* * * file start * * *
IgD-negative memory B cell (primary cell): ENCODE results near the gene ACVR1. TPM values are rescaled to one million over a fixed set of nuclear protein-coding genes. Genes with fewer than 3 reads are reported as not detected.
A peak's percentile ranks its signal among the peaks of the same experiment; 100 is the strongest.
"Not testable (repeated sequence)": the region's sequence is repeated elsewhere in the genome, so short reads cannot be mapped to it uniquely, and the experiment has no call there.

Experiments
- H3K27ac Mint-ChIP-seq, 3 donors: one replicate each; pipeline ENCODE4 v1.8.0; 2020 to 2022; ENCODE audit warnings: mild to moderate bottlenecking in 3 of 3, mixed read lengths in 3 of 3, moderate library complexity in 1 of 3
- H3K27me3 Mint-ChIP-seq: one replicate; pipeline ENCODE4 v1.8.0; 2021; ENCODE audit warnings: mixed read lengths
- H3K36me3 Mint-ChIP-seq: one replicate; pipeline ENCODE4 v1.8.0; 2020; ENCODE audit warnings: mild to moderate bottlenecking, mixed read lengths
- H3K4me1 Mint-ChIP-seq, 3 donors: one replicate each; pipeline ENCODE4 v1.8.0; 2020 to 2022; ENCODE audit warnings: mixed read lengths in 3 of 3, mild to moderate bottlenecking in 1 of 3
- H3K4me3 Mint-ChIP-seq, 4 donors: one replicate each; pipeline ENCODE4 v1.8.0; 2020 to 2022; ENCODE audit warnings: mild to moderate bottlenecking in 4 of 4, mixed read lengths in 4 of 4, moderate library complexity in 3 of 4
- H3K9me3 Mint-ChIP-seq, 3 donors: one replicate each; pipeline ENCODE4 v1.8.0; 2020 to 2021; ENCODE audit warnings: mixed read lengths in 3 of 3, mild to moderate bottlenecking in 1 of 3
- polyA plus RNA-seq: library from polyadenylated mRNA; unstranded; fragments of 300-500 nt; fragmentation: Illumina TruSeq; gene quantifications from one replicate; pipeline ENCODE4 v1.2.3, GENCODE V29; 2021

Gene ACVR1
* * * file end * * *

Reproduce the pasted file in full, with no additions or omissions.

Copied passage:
IgD-negative memory B cell (primary cell): ENCODE results near the gene ACVR1. TPM values are rescaled to one million over a fixed set of nuclear protein-coding genes. Genes with fewer than 3 reads are reported as not detected.
A peak's percentile ranks its signal among the peaks of the same experiment; 100 is the strongest.
"Not testable (repeated sequence)": the region's sequence is repeated elsewhere in the genome, so short reads cannot be mapped to it uniquely, and the experiment has no call there.

Experiments
- H3K27ac Mint-ChIP-seq, 3 donors: one replicate each; pipeline ENCODE4 v1.8.0; 2020 to 2022; ENCODE audit warnings: mild to moderate bottlenecking in 3 of 3, mixed read lengths in 3 of 3, moderate library complexity in 1 of 3
- H3K27me3 Mint-ChIP-seq: one replicate; pipeline ENCODE4 v1.8.0; 2021; ENCODE audit warnings: mixed read lengths
- H3K36me3 Mint-ChIP-seq: one replicate; pipeline ENCODE4 v1.8.0; 2020; ENCODE audit warnings: mild to moderate bottlenecking, mixed read lengths
- H3K4me1 Mint-ChIP-seq, 3 donors: one replicate each; pipeline ENCODE4 v1.8.0; 2020 to 2022; ENCODE audit warnings: mixed read lengths in 3 of 3, mild to moderate bottlenecking in 1 of 3
- H3K4me3 Mint-ChIP-seq, 4 donors: one replicate each; pipeline ENCODE4 v1.8.0; 2020 to 2022; ENCODE audit warnings: mild to moderate bottlenecking in 4 of 4, mixed read lengths in 4 of 4, moderate library complexity in 3 of 4
- H3K9me3 Mint-ChIP-seq, 3 donors: one replicate each; pipeline ENCODE4 v1.8.0; 2020 to 2021; ENCODE audit warnings: mixed read lengths in 3 of 3, mild to moderate bottlenecking in 1 of 3
- polyA plus RNA-seq: library from polyadenylated mRNA; unstranded; fragments of 300-500 nt; fragmentation: Illumina TruSeq; gene quantifications from one replicate; pipeline ENCODE4 v1.2.3, GENCODE V29; 2021

Gene ACVR1